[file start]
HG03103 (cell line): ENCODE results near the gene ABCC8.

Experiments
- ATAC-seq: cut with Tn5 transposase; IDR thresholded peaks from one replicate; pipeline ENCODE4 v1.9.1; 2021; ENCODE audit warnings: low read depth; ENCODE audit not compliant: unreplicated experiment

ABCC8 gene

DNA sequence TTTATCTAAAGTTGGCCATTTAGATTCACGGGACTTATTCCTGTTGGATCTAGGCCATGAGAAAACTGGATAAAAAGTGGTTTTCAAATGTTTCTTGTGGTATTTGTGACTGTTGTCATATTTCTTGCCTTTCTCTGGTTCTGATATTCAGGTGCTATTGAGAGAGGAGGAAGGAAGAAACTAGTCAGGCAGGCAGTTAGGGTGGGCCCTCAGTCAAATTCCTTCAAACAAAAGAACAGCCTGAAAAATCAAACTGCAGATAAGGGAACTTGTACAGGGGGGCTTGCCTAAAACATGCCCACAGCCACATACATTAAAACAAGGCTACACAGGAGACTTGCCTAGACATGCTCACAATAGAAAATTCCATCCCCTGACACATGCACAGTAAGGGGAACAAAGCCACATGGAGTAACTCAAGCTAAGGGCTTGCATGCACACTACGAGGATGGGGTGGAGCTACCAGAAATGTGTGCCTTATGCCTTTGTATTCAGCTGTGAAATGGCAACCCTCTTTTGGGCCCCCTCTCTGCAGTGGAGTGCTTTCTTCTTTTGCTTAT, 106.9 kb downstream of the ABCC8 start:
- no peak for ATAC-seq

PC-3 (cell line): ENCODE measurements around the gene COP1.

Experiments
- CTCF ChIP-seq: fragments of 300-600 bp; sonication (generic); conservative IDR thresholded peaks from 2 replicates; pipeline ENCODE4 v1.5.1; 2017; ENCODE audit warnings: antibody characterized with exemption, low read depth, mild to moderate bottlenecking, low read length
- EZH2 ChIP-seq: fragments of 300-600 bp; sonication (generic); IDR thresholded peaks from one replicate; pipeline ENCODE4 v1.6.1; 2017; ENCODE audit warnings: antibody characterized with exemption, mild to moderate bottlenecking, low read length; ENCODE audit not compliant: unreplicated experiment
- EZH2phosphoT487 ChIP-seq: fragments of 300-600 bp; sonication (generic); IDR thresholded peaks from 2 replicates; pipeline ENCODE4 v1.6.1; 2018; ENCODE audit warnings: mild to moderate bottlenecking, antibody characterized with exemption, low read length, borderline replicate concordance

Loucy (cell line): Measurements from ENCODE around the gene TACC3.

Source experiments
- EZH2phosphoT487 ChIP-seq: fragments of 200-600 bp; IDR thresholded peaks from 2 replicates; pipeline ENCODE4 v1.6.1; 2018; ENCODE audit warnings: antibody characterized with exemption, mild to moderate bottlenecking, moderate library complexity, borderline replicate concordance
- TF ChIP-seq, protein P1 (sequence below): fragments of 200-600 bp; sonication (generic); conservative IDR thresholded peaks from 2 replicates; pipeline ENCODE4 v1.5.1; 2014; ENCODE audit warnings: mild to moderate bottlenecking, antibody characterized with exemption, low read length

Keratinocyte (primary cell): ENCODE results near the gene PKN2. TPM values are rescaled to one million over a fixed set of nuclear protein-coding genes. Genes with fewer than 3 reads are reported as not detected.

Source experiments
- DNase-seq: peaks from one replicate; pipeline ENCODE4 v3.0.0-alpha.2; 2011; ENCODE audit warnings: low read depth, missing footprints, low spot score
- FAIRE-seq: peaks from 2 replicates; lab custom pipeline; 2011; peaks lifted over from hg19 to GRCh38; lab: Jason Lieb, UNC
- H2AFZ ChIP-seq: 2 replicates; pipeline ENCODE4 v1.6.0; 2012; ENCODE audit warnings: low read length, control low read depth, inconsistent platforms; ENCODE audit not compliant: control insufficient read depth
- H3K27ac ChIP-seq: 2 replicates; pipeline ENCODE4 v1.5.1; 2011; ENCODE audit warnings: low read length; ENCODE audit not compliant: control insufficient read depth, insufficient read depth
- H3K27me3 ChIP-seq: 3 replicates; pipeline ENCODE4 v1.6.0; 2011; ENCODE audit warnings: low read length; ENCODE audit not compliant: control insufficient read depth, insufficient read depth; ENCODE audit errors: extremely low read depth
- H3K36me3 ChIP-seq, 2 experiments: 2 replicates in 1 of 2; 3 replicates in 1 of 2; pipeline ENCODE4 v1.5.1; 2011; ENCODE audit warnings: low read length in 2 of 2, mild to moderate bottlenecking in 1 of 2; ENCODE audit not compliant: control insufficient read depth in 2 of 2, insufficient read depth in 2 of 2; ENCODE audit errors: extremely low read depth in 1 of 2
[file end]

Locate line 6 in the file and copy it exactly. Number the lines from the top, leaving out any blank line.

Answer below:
- no peak for ATAC-seq